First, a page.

DougieLawson wrote: ↑
Sat Sep 30, 2017 7:59 am
of the the BASIC (it's an acronym for B
ode - so gets capitalised) versions I've ever used in the last 40 years have ever had any logical, bit manipulation instructions, you always had to do that stuff by hand. Closest we got back in the day was PEEK and POKE. On the ZX80 we used that to poke Z80 machine code into memory then call it with a USR command. To get the results you had to use PEEK. We were twiddling the bits in Z80 assembler.
I started writing my first computer programs in February of 1964 which was before BASIC had ever been successfully run on any machine anywhere. I never had a chance to play with BASIC until more than a decade after it existed. Doing most of my work on DEC PDP-8 minicomputers, we did have a similar language called FOCAL, but it lacked a character string data type. I knew of BASIC's existence on time share systems but I just did not have access to it myself.
My first real exposure to BASIC came when I helped my friend assemble his Altair 8800 kit in 1975. He bought the 4K Micro-Soft BASIC and later the 8K version. We spent plenty an evening writing BASIC programs for that machine. I was impressed right at the start that Gates, Allen, and Davidoff had cleverly arranged the AND, OR, XOR, and NOT operators such that they could serve both as bit-oriented operators as well as logical operators. I have often wondered if they stole that idea from someone else or it was their original design.
I programmed professionally for a little more than 43 years from October of 1967 to the end of 2010. As often as that B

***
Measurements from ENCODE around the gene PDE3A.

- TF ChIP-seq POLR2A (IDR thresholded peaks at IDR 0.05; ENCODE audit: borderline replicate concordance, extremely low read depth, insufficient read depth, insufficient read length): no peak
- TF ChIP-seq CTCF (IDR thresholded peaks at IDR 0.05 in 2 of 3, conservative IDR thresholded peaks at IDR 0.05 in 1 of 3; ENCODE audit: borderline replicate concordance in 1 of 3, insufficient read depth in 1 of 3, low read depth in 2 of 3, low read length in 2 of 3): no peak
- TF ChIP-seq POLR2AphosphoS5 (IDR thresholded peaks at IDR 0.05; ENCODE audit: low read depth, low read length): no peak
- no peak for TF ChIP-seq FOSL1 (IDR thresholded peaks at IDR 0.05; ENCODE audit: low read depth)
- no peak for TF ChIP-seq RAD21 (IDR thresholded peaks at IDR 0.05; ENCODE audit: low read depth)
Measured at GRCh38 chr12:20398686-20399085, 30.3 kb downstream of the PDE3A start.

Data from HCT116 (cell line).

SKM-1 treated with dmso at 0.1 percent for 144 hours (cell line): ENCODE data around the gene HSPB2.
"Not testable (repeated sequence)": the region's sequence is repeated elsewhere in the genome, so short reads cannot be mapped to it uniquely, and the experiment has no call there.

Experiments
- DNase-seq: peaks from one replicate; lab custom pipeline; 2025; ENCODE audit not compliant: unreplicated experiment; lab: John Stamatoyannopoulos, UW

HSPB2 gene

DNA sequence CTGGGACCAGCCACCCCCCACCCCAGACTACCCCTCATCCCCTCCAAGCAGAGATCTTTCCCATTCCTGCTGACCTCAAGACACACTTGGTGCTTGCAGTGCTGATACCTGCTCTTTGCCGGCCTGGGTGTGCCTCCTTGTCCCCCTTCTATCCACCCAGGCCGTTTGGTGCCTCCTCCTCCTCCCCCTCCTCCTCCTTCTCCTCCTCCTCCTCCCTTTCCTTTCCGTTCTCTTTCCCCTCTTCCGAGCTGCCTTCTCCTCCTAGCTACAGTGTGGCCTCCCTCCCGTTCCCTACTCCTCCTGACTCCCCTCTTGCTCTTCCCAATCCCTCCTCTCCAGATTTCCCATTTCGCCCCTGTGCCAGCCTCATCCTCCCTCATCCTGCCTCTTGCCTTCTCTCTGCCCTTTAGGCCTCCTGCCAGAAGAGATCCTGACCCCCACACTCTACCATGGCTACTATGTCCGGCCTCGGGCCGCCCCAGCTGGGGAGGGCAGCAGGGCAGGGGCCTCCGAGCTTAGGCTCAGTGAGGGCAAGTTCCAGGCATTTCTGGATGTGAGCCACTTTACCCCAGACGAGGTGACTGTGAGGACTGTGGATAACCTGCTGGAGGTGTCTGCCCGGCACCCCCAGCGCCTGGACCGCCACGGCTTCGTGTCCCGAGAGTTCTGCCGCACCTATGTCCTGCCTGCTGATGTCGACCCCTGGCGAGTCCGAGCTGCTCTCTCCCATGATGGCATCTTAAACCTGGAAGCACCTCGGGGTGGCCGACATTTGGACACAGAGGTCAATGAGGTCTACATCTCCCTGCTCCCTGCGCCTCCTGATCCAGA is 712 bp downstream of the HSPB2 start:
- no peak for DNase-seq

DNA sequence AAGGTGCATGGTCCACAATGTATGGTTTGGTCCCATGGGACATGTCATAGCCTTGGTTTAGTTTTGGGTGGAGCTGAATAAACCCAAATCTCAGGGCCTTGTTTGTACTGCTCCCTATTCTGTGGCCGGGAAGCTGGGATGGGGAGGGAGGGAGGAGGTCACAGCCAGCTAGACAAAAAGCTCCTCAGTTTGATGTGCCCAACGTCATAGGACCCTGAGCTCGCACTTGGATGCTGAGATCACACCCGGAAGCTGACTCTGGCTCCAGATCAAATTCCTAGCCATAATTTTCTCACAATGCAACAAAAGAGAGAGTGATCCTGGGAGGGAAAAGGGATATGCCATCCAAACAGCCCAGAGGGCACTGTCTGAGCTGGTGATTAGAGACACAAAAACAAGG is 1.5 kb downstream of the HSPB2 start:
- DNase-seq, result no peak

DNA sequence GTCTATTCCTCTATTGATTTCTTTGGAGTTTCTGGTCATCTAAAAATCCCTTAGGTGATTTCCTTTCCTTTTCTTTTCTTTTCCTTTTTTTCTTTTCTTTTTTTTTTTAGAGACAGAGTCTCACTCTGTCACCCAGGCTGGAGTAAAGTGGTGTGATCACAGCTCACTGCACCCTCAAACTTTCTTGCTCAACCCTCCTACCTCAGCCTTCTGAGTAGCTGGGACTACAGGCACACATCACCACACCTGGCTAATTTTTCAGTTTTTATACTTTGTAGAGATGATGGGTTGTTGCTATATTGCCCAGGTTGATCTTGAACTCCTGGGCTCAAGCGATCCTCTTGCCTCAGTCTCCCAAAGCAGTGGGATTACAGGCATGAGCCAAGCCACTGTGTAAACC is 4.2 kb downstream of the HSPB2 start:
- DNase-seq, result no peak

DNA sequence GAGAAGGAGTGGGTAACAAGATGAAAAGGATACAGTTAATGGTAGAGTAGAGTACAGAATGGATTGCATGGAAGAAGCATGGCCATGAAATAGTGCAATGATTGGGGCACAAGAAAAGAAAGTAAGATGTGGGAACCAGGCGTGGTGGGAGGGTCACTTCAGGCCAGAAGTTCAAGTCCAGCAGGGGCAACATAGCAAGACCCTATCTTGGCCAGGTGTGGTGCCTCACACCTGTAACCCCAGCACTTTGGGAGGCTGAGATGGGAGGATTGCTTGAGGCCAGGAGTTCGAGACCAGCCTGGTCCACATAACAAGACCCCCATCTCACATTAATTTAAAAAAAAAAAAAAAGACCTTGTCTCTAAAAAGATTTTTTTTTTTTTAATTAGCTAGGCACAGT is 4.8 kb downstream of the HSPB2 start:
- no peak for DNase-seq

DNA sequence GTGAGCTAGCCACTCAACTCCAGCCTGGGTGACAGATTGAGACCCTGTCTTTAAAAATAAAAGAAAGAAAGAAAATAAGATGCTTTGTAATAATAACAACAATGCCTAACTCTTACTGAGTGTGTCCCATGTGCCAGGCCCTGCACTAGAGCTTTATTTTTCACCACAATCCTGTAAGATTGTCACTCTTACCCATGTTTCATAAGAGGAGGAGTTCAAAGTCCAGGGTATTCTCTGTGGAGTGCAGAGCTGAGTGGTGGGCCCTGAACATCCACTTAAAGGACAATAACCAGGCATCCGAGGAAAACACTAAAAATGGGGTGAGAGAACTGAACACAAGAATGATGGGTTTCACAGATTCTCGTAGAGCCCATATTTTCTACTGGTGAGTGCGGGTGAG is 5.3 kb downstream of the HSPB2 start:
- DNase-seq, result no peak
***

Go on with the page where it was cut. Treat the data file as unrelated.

ode acronym is referenced nowadays, I seem to remember a brief time when BASIC first appeared when people were still trying to think of such a phrase. I would suggest that the name BASIC came first and then the famous words came later so it did not really begin as an acronym. This was the first time that I have ever had anybody get upset enough about my use of mixed case to make a point of "correcting" me about it. Still, when posting on this forum, I shall try to remember to use all caps when writing the word BASIC.
By the way, what I meant about RTB and FUZE BASIC not being able to input data from an image file because it contains binary data is that RTB and FUZE BASIC both lack any kind of file input command that can pull a character at a time from the input file regardless of its character code. Binary data files can contain any character code from 0 to 255 (decimal) so any processing normally associated with handling text files can interfere with that. Things like terminating on or ignoring a NUL, ignoring Line Feed, terminating on Carriage Return, terminating on comma, and other special responses to other control characters must be avoided when trying to read a binary file.
I was pleased to find that BBC BASIC provides its BGET# function which performs the appropriate needed file reading action suitable for reading data files containing binary data.